Assorted Babble by Suzie said...

I am a huge believer in prayer that goes without saying how much I love GOD.

Besides flying in a plane, once I sit on top of a mountian in north Italy (Dolomite Mountains), as I sit in the clouds there was a special feeling that came over me. My feelings immediately were felt.... like I was closest to heaven than ever. Awesome that feeling was.

OH I SO ENJOYED THIS POST along with each link you provided. Thank you for sharing with me many of your thoughts. Perhaps I may come back and write more on this subject if that is okay with you.
I have such a wonderful feeling right now!! (smiling)

Anonymous said...


I loved this. I remember going with my camp and davening in Big Sur. It was so cool to do it in nature.


Anshel's Wife said...

Please continue with this post when you get the chance. I love listening to you work out "where you are" with your Judaism.

Josia said...

I just KNEW I had to come check out your blog Jack - sorry it took me so long :)

I hope that this will shed some light on why that feeling comes over you when you are close to nature and focusing on God (I used to do that a lot too before I got into all the kabbalah stuff).

Below are the words of kabbalist Rav Laitman - basically what he's saying is that nature is in perfect harmony - and the only thing messing things up is our uncorrected egos:

Either Nature or the Creator (which is unimportant in principle) act on us through certain laws and rules. We have to follow them since they are objective and enforcing. (Incidentally, according to Kabbalah, the numeric value of the word "Elokim" - God is equal to the numeric value of the world "Tevah" - Nature. This demonstrates the link between us and the creator through the laws of nature).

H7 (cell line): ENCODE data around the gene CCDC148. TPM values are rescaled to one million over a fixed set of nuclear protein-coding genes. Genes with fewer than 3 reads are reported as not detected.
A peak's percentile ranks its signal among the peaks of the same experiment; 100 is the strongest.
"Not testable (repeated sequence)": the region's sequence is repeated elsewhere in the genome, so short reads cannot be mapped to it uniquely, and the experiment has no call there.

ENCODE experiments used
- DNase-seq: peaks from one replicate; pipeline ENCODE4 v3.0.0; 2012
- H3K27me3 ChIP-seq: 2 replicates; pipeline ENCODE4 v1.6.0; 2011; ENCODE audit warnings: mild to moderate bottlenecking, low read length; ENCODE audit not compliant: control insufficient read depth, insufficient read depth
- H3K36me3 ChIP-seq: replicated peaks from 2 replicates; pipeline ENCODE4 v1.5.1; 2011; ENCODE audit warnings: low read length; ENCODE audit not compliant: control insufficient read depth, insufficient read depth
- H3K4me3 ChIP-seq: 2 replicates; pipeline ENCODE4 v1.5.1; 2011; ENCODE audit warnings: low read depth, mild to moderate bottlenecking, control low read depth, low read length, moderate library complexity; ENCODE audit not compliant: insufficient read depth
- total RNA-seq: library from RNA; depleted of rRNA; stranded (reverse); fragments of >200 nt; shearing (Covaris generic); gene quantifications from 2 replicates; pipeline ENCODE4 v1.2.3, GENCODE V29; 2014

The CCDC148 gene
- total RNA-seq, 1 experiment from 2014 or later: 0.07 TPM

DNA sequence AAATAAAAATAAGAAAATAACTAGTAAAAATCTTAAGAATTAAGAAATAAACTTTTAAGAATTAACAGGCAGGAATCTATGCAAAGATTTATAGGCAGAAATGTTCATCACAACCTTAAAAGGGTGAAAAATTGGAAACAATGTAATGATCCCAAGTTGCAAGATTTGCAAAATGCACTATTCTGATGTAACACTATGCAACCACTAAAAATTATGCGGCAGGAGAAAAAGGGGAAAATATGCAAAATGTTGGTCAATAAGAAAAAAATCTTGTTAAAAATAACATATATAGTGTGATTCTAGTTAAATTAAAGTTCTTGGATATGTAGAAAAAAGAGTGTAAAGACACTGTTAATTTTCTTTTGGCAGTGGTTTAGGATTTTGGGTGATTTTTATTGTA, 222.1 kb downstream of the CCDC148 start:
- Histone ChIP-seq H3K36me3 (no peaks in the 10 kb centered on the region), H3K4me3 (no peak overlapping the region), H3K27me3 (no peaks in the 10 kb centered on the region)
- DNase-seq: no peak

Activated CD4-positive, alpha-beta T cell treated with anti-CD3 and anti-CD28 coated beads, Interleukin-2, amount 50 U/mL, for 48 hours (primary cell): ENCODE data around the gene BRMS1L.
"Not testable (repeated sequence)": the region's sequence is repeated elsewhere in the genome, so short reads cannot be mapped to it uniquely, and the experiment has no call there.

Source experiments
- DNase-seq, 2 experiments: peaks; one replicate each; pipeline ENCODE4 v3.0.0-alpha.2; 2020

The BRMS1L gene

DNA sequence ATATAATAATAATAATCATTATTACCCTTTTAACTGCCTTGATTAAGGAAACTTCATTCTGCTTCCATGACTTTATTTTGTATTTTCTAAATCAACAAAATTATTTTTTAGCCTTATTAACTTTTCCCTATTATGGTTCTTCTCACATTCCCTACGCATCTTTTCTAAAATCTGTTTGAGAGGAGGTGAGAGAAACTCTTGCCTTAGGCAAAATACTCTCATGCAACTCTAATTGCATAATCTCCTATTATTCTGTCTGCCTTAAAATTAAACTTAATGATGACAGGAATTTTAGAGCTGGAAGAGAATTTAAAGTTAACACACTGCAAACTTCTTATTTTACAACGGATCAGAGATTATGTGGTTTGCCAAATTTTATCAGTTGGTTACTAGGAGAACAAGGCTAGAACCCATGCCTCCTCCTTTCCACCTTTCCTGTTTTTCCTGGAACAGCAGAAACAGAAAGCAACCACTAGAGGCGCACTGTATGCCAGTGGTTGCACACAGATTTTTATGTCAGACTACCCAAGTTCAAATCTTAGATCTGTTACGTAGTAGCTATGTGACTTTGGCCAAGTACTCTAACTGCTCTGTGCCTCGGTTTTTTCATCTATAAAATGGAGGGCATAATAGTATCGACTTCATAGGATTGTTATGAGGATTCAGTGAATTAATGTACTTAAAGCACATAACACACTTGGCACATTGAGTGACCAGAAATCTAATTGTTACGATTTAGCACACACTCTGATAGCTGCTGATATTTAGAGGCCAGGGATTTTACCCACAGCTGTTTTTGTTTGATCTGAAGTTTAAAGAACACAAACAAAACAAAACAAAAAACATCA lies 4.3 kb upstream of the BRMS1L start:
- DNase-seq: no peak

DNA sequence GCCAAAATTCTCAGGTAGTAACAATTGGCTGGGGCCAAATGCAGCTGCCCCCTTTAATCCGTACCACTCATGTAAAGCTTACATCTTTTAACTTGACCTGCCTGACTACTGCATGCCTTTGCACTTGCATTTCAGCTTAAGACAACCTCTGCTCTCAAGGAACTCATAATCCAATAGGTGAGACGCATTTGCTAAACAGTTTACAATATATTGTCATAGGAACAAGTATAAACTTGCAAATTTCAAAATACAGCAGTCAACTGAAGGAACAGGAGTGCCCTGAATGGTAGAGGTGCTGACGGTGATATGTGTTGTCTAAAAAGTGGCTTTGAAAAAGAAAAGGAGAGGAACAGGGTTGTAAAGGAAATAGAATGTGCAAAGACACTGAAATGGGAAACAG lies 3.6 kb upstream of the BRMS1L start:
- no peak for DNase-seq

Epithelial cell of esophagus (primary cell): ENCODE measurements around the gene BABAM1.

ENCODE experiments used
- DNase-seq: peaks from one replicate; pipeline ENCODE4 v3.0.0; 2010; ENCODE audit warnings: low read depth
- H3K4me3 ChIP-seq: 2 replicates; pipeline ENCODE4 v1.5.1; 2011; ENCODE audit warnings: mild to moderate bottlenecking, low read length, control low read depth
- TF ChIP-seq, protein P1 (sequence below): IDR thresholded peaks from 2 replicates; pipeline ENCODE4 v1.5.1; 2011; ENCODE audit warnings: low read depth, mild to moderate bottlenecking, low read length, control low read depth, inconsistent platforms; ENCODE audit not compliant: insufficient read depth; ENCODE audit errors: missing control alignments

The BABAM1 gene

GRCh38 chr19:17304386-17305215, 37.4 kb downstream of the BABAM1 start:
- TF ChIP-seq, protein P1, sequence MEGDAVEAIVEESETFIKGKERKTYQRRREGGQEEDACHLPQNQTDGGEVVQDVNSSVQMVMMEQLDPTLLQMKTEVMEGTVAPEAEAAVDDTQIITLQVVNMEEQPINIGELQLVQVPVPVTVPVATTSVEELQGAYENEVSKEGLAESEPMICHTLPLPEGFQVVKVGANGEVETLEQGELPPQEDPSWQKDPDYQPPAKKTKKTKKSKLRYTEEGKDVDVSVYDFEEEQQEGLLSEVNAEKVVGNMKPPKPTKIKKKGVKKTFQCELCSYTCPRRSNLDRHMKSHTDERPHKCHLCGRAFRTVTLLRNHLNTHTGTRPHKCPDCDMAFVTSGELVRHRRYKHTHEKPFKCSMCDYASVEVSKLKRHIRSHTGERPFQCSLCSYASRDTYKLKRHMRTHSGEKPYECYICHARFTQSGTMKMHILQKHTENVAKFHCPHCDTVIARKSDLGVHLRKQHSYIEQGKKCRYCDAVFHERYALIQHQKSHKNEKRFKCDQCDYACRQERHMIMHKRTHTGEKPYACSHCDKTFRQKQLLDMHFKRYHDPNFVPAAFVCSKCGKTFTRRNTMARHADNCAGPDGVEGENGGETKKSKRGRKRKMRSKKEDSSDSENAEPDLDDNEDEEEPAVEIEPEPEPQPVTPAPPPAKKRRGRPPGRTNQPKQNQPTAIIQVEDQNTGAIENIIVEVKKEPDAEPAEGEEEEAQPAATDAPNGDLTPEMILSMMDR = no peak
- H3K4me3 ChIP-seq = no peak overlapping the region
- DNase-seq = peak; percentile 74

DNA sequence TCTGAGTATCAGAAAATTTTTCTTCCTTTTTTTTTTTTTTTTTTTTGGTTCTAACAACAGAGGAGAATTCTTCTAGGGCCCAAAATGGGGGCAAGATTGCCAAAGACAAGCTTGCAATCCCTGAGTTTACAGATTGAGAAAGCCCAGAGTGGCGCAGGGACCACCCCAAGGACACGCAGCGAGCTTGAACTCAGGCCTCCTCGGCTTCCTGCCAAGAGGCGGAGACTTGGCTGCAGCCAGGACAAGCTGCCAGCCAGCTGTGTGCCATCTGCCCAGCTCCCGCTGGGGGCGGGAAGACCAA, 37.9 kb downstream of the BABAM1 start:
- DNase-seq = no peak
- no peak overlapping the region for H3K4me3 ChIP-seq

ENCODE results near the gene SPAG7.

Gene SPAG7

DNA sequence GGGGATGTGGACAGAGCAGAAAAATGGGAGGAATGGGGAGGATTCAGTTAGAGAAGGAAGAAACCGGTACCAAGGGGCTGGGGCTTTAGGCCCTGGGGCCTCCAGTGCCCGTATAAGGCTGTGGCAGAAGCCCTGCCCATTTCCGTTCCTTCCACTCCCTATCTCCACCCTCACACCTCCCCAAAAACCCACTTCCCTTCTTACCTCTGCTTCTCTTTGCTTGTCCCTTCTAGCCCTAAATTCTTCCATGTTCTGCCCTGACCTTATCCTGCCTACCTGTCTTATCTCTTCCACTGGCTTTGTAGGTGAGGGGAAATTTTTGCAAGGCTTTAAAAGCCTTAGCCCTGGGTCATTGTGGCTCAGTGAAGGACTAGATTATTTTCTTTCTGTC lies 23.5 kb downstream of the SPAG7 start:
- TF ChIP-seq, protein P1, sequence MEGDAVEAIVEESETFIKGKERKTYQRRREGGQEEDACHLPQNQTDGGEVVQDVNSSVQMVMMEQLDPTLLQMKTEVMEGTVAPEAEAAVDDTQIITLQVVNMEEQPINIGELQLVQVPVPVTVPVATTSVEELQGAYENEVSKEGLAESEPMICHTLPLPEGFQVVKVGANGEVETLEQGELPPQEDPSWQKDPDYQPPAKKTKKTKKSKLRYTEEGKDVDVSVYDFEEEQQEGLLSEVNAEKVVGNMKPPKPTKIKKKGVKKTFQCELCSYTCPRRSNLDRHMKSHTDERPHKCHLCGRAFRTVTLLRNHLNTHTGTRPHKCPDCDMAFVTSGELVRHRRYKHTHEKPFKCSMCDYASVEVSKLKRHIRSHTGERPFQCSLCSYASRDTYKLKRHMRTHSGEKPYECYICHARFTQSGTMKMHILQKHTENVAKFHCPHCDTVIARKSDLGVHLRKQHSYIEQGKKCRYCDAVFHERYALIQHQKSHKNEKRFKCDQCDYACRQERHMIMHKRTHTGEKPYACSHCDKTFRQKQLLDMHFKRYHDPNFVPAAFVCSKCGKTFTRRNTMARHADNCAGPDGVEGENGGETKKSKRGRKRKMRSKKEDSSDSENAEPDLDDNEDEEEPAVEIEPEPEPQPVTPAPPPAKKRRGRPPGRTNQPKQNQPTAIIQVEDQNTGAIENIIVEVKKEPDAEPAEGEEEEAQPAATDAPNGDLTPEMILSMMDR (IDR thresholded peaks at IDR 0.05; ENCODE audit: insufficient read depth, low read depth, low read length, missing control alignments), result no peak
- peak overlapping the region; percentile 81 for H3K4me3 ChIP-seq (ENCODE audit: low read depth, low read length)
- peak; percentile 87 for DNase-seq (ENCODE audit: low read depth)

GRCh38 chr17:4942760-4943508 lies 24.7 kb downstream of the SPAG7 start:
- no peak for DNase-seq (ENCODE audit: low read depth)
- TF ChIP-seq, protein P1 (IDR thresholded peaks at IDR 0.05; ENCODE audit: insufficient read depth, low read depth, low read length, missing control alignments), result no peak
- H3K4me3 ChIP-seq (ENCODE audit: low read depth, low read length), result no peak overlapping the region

For the full article:

The prayers that you are having such difficulty connecting with were provided by kabbalists through the ages - they left behind something a lot more sophisticated for our generation -
I would imagine you are frustrated because reciting the prayers every day is not taking your soul where it is yearning to go - to connect with eternity by performing eternal mitzvot through bestowal.

ok - I'll shut up now - I just want to say how pleasantly surprised I am to see such deep thoughts from "funny Jack" who always cracks me up on Neil's site.

Jack Steiner said...

There is a serious side to me, sometimes.

PsychoToddler said...

It's easy to pray when you are desperate, or sick, or troubled.

It's harder to find faith when things are going well.

It takes a special person to think of the Creator when confronted with beauty.

Bill said...

Psychotoddler I don't think it really takes a special person (not saying Jack isn't special, How would I know?)to think of the creator when confronted with beauty.

If G-d is everywhere, then in the solitude and beauty of nature it is not hard to find him/her,as you and G-d are often the only two there.

Bill said...

ps. I love Ansel Adams' B&W photography good choice.

Jack Steiner said...


I am a huge Ansel Adams fan. I am glad that you like him too.